Non-verbal & Visual Communications

Non-verbal & Visual
Clara McCabe
Non-verbal Communication
• Most influential pre 20th century work on study of body
language was Charles Darwin’s The Expression of the
Emotions in Man and Animals – published in 1872.
• This spawned the modern studies of facial expressions and body language
and many of Darwin’s ideas and observations have been validated by
modern researchers.
• Albert Mehrabian found that the total impact of a message is about:
 7 % verbal ( words only)
 38% vocal ( tone of voice)
 55% non-verbal
• Basically the verbal component of a face to face conversation is
less that 35%, and over 65% of communication is non-verbal.
What we will look at.
Territory and zones
Hand to face expressions
Eye signals
Territories and Zones
18” – 4’
12’ and
4’ – 12’
Intimate Zone
Touching –
• Territory is an area of place that a persona
claims as his own, as if it were an extension of
his body.
• Each person has his own personal territory and
when this space is ‘invaded’ we react.
1. The intimate zone ( 15cm-45cm)
This is by far the most important zone as it is this zone that a
persona guards as if it were his on property. Only those who
are emotionally close to that person are permitted to enter.
This includes lovers, parents, children, close friends, etc.
2. Personal Zone ( 46cm-1.2 m)
This is the average distance we stand from others at parties,
social functions and friendly gatherings.
3. Social Zone ( 1.2m – 3.6m)
On average, we stand this distance from strangers. For example,
a new employee at work, a repair man in our home, etc.
4. Public Zone ( over 3.6m/12 feet)
This is usually the most comfortable distance at which we stand
whenever we address a large group of people.
Our Intimate Zone is Invaded.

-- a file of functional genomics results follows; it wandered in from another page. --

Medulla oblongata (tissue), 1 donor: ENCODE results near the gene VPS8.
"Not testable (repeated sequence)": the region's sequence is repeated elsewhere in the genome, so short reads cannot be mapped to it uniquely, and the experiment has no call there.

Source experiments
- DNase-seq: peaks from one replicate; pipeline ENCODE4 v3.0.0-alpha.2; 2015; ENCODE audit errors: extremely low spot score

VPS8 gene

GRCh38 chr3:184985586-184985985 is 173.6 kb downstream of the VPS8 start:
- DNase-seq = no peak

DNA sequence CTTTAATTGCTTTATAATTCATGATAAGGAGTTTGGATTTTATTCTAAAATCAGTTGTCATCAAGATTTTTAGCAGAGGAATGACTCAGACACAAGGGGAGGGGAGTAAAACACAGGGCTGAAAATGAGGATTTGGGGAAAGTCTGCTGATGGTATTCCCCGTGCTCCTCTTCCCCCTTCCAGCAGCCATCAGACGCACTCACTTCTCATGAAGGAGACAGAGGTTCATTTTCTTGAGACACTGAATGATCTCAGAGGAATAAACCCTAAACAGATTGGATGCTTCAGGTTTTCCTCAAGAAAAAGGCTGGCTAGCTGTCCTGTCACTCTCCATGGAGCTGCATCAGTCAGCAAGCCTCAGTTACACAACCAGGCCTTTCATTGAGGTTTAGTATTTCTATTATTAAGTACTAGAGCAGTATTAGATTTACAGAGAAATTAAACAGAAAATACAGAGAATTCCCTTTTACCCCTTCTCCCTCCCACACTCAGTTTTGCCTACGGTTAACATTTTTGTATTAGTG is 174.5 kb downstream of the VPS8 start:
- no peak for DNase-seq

• Crowding at concerts, cinema, in elevators, buses, etc., is an
unavoidable intrusion into one’s intimate zone. Reactions to these
intrusions are interesting to observe.
• There are unwritten rules in Western culture that people follow
when faces with a crowded situation.
You are not permitted to speak to anyone
You must avoid eye contact
You are to remain ‘poker face’ – display no emotion
If you have a book/paper, appear to be deeply engrossed
Limit you body movement
In elevators, you are compelled to watch the floor numbers
If you doubt this, notice how you behave the next time you are
alone in a crowded space.
1. Palm gestures.
The open palm has been associated with truth,
honesty, allegiance and submissions.
When people wish to be totally open or honest
they hold one or both palms out to the other
Like most body language, this is
completely subconscious. If we are
trying to conceal information we
often hide our palms either in our
pockets or behind out back.
• There are 3 main palm command gestures:
The palm up position
The palm down position
The palm-closed-finger-pointed position
• 2. Shaking Hands.
Shaking hands is a relic from the caveman era.
Whenever cavemen met, they would hold their arms in
the arm with their palms exposed to show no weapons
were being concealed. This palms in the air gesture